This month is Skye’s third year anniversary of coming to live with me (see previous posts Night Skye, A Celebration of Skye’s First Year and Rescue Dog: For the Love of Skye). I wasn’t going to mark it on the blog but something quite amazing has happened lately: Skye is letting me touch her.
This may not sound like a big deal to most of you but Skye has been so fearful for nearly three years, that she would bolt anytime I walked too close to her, anywhere in the house, or any time of day, with one exception.
She would let me CAREFULLY pet her when I tucked the dogs into their beds at night–but not too much and not too close. She was, I should note, very comfortable with the other dogs, Kelee who raised her, and the newer-comer, Finny. She adores them both. I was another story, however. Definitely not a member of Skye’s comfort club.
But, as I said, things have changed. I can actually sit with her, now, and pet her anyplace anytime. I massage her ears and her muscles, I scratch her back and tummy and chest (she favors her chest and lifts her front paws so I can get in there), and I stroke her–long, luxurious, caresses from her nose, down her back, to the tip of her tail; under her soft mouth and chin, her sweet neck and dulaps. She gazes up at me in wonderment and rapture. And I say to her, “You see what you’ve been missing? The DOGS can’t do this for you, can they?”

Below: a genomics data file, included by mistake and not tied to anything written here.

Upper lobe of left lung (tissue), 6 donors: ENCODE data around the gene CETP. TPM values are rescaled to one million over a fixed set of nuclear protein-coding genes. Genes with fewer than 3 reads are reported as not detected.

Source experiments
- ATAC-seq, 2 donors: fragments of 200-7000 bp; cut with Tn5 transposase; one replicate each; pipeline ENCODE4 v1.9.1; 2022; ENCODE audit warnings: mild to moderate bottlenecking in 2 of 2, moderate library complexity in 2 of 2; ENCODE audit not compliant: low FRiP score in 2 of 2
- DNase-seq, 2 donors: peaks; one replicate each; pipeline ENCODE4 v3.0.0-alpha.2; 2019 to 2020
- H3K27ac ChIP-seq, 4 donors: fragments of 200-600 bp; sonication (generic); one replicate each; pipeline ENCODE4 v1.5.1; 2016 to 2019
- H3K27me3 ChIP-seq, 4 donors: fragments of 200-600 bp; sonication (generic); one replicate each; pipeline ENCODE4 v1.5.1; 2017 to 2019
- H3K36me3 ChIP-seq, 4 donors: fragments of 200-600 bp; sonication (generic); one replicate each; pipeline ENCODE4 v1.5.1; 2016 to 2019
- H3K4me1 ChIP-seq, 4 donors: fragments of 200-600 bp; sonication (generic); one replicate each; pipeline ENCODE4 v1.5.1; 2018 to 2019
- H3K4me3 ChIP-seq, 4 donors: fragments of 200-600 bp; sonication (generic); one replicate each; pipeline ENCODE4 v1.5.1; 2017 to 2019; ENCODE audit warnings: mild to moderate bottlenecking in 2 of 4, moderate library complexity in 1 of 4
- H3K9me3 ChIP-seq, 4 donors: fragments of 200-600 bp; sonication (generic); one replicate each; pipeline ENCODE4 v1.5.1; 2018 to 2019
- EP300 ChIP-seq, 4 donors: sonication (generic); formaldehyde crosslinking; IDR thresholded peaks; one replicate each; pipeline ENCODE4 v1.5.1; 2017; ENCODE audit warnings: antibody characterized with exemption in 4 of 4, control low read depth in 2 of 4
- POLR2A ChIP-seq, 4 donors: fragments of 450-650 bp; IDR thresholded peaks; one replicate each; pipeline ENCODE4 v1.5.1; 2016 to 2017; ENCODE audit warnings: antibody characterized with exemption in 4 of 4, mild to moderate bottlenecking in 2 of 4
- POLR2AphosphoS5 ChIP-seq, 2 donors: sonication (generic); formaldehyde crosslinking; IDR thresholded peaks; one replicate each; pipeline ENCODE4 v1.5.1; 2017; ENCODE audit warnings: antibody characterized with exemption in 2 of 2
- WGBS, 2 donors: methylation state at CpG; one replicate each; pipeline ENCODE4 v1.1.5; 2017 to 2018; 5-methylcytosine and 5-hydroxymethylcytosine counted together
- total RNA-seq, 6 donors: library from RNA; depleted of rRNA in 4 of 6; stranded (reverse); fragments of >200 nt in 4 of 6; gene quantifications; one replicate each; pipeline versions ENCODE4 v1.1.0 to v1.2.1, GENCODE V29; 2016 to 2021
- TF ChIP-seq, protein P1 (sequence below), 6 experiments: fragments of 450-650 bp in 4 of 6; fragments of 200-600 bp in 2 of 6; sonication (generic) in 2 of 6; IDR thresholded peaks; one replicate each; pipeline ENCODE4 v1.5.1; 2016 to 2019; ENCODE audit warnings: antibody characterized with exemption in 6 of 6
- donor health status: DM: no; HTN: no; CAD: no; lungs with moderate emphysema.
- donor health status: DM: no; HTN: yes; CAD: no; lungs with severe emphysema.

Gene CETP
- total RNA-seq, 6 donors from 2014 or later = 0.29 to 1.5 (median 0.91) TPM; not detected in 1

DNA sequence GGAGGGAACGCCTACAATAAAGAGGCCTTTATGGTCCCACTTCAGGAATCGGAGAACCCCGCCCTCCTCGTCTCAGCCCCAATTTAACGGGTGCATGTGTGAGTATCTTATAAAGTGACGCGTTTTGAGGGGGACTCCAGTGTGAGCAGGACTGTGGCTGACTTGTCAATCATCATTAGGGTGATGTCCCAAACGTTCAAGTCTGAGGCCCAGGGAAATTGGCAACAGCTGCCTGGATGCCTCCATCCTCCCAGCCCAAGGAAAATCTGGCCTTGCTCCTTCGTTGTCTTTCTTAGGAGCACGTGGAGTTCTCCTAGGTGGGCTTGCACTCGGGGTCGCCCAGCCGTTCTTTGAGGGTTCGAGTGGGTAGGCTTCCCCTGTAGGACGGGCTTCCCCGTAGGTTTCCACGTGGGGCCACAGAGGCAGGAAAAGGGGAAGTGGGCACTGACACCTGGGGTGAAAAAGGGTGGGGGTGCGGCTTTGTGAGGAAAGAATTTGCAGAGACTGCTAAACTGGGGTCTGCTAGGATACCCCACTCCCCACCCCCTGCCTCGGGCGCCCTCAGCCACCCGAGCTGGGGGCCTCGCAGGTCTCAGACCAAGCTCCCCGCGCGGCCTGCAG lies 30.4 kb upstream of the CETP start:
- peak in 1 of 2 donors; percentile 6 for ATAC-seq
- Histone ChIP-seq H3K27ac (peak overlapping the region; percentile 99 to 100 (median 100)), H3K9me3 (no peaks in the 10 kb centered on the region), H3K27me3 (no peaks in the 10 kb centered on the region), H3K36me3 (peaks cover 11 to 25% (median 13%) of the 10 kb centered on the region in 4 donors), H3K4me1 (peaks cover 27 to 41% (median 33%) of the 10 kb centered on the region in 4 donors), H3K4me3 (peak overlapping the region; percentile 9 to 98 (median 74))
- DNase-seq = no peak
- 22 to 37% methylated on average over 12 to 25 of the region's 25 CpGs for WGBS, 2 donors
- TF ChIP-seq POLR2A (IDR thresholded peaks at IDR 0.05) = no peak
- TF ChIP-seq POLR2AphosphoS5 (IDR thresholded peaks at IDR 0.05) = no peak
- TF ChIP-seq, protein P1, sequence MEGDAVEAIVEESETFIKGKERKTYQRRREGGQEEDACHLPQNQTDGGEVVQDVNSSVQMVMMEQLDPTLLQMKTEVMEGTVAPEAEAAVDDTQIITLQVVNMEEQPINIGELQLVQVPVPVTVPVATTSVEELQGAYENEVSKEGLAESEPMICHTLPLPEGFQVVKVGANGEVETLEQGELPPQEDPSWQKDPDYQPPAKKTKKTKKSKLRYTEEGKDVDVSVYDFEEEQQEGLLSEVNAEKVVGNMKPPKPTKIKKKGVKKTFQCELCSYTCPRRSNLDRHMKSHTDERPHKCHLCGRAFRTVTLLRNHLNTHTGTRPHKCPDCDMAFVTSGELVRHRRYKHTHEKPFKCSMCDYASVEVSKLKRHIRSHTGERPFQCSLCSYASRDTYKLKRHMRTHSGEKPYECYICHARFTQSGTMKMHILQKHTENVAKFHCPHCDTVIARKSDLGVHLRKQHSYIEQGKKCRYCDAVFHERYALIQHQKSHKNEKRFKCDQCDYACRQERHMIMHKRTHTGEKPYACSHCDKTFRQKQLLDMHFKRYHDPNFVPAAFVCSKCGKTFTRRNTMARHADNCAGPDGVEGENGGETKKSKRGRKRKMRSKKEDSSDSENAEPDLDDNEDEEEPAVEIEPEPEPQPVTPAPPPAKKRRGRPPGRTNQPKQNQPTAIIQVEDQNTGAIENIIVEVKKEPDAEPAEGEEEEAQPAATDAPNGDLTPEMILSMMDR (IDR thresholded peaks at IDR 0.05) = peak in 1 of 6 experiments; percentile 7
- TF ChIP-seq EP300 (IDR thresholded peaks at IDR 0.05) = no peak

And that has made me think and wonder: What do I miss by being fearful? What would I be amazed by if I wasn’t bound up by old restrictions? What protections do I hold onto that are no longer necessary?
And honestly, I don’t know. Do you?
On a daily basis my little Skye presents herself to me now…
… asking for the attention, the love, that’s been available to her all along, that she’s been too afraid to accept.
And I ask all of us: What are we missing?
A nod to Skye’s brother dog, Kelee, who brought her around from feral to possible to probable to doable. Dear Skye has done the rest.
Love to you all,